Ministerial and other Maternity Allowances Bill

Part of the debate – in the House of Commons at 2:44 pm on 11th February 2021.

Alert me about debates like this

Photo of Cat Smith Cat Smith Shadow Minister for Young People and Voter Engagement 2:44 pm, 11th February 2021

It is a pleasure to take part in the Second Reading debate on this Bill, in which we have heard contributions from so many trailblazing women. The two speeches that stood out for me were those from my right hon. and learned Friend Ms Harman and my right hon. Friend Yvette Cooper, who have really led the way in pioneering the idea of women being both parliamentarians and mothers. I also wish to put on record my best wishes and congratulations to my hon. Friends the Members for Walthamstow (Stella Creasy) and for Enfield North (Feryal Clark), who have announced their pregnancies during this debate, and to the Attorney General, on her pregnancy. I hope she will be the first Minister in UK history to take full paid maternity leave.

We still have a long way to go, of course, and many of us are finding it difficult to understand how in 2021 Ministers are still having to make the decision between resignation or demotion when choosing to have children. Employment rights should not end at the doors of Parliament. Working mams in the Cabinet deserve the same maternity rights as working mams in any other job across the country, but, unfortunately, it is a sad fact that so many women across the UK still lack those basic rights. It is only when brave and formidable women, many of whom have taken part both virtually and physically in the Chamber today, have fought tooth and nail for progress that things have moved forward. Last year’s cross-party support for the proxy voting scheme came about only through the efforts of women MPs such as my hon. Friend Tulip Siddiq, who was forced to work in a wheelchair because of the lack of proxy voting provisions.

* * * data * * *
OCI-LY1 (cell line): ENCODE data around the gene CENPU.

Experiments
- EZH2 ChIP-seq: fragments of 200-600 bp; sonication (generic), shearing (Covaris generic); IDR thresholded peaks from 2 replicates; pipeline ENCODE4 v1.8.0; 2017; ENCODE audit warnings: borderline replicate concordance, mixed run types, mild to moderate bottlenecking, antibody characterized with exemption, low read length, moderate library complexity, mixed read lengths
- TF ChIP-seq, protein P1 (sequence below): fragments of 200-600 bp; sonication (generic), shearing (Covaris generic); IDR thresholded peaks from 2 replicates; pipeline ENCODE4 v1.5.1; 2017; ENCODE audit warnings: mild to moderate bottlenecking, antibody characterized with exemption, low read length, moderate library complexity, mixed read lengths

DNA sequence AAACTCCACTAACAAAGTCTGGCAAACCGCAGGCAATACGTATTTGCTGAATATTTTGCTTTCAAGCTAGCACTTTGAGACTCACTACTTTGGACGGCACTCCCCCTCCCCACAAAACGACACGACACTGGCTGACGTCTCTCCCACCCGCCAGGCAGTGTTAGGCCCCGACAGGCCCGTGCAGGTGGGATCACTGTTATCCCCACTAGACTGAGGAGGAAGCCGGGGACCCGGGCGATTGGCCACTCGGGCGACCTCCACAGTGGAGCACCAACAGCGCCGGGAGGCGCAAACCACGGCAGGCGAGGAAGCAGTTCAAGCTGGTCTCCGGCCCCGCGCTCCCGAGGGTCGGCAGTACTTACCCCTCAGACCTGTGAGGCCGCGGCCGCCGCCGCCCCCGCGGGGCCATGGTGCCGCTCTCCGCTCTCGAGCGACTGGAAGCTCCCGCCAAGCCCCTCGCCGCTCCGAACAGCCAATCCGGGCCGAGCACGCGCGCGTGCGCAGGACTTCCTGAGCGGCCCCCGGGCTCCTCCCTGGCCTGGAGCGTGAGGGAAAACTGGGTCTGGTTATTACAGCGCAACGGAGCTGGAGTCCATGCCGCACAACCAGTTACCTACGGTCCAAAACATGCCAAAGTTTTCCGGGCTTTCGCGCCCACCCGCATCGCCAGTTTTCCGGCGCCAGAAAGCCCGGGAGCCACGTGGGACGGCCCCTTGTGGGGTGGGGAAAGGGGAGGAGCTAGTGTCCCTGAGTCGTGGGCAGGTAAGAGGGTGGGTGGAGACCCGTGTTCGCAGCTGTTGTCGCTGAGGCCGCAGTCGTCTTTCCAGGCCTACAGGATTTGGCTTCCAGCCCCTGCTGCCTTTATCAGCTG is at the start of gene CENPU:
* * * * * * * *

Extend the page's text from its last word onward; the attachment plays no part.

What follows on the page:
Labour has a proud history of fighting for equality, from the Equal Pay Act 1970 to the Sex Discrimination Act 1975 and the introduction of the national minimum wage. All of those progressive pieces of equality legislation were delivered by Labour Governments. Labour’s Sure Start centres were a vital step forward in providing that lifeline of support to struggling parents and children right across the country. Regrettably, deep cuts to local councils over the past decade have hollowed out those services, leaving cash-strapped local authorities without family-centred support. Clearly, an awful lot of work remains to be done, but Members from across this House can agree that no one should be dissuaded from standing for elected office or becoming a Cabinet Minister by outdated employment practices. If we are to create a truly representative Parliament, encouraging women from all backgrounds to run for office, we must start by ensuring that no one is forced to choose between family and running for office. Rights and protections for elected women seem to be stuck in a different generation, and it is a scandal that councillors in local government are not guaranteed any rights to take any kind of parental leave. I am relieved that the Government have been spurred into action, but it has taken the pregnancy of a Cabinet Minister to get us to this point.